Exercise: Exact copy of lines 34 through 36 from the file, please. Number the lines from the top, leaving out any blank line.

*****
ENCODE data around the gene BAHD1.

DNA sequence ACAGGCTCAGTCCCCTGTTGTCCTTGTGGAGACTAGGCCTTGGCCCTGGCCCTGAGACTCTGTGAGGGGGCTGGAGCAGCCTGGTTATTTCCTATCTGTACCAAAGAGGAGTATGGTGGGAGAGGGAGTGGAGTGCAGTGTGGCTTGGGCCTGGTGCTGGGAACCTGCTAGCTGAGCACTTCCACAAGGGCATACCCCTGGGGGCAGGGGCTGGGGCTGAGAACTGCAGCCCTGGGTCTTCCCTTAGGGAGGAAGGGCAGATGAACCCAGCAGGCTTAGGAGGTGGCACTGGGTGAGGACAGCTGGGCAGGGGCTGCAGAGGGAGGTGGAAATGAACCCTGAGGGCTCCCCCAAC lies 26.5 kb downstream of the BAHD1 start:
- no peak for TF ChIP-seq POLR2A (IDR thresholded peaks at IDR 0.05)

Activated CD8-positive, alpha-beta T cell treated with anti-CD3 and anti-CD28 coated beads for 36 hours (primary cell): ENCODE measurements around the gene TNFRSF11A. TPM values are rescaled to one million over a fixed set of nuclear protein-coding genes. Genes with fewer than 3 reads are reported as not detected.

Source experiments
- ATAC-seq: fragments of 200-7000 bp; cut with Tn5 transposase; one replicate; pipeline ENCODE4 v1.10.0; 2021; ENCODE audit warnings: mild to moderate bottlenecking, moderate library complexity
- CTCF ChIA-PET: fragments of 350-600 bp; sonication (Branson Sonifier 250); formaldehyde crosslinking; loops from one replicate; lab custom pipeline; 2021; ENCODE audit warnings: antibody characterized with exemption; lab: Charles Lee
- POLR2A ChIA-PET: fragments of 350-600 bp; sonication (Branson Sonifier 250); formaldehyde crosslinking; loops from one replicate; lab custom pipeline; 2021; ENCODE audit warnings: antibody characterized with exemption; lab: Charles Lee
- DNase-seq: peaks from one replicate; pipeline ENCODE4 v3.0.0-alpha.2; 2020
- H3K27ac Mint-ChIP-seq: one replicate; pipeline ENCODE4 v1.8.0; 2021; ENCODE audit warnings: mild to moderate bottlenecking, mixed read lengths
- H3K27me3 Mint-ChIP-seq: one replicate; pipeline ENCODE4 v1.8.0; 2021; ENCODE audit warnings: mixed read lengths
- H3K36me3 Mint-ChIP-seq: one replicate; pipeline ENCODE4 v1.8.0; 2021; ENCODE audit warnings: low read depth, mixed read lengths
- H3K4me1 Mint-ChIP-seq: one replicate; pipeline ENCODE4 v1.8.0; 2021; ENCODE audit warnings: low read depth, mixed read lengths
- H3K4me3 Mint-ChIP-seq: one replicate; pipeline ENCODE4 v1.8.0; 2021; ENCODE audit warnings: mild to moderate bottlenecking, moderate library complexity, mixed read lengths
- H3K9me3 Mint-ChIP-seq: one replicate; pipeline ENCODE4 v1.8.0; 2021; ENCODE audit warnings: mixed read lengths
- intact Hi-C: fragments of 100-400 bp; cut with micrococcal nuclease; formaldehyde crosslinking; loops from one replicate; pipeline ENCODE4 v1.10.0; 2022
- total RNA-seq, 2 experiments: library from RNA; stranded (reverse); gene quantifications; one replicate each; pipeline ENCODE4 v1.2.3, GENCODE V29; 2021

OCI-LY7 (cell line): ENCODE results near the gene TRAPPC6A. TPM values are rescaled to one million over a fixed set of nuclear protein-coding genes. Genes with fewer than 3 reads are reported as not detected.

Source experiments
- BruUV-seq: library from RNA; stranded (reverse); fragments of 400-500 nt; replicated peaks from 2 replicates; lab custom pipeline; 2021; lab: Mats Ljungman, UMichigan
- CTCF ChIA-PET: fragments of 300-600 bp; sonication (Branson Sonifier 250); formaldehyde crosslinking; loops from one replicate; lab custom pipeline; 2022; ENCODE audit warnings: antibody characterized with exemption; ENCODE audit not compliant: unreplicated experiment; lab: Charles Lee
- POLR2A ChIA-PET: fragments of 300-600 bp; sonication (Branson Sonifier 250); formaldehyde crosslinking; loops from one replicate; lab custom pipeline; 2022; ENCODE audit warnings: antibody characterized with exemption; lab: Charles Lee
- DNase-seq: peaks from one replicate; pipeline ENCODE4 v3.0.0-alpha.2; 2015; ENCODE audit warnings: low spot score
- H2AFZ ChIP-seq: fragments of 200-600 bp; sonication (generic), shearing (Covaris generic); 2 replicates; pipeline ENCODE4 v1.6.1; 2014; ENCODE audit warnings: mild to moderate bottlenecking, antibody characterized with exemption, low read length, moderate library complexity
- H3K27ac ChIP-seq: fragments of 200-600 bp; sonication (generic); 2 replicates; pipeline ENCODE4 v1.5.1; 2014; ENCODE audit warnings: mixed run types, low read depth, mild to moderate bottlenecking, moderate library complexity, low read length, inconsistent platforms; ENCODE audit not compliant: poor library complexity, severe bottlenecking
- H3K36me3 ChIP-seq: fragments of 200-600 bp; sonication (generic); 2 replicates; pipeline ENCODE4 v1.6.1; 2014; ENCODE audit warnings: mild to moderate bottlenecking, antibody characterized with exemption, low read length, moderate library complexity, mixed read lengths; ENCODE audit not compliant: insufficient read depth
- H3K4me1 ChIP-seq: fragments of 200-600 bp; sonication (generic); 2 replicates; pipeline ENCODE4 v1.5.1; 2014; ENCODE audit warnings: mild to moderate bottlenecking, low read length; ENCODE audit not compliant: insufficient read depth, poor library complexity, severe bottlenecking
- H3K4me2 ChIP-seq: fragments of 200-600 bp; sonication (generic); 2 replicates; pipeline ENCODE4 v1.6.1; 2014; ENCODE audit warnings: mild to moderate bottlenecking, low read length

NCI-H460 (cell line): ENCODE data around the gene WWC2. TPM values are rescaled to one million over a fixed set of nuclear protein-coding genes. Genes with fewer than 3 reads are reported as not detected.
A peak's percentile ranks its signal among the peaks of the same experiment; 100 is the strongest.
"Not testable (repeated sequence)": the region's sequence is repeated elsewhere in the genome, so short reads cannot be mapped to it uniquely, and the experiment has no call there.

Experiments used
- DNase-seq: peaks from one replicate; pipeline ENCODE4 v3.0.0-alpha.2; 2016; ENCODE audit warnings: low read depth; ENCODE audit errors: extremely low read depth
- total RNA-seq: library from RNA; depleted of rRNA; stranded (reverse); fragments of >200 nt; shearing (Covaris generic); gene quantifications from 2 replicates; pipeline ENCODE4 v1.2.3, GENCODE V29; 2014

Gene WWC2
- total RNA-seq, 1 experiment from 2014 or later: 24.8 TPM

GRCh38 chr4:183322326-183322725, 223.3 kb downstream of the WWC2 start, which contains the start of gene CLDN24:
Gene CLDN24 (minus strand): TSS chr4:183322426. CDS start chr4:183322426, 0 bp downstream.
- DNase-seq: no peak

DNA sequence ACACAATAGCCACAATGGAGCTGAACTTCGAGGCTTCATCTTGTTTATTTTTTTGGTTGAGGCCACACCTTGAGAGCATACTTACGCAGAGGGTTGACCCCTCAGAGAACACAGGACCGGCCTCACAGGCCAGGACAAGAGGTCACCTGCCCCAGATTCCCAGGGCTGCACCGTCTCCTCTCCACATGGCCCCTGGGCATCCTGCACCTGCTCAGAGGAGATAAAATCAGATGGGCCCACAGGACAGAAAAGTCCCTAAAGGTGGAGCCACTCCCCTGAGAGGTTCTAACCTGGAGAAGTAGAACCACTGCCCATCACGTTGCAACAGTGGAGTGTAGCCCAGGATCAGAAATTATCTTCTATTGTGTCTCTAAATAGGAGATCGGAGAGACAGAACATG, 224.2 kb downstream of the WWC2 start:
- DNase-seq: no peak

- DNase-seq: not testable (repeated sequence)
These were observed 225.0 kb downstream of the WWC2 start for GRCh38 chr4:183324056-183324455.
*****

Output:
- total RNA-seq: library from RNA; depleted of rRNA; stranded (reverse); fragments of >200 nt; shearing (Covaris generic); gene quantifications from 2 replicates; pipeline ENCODE4 v1.2.3, GENCODE V29; 2014

Gene WWC2
- total RNA-seq, 1 experiment from 2014 or later: 24.8 TPM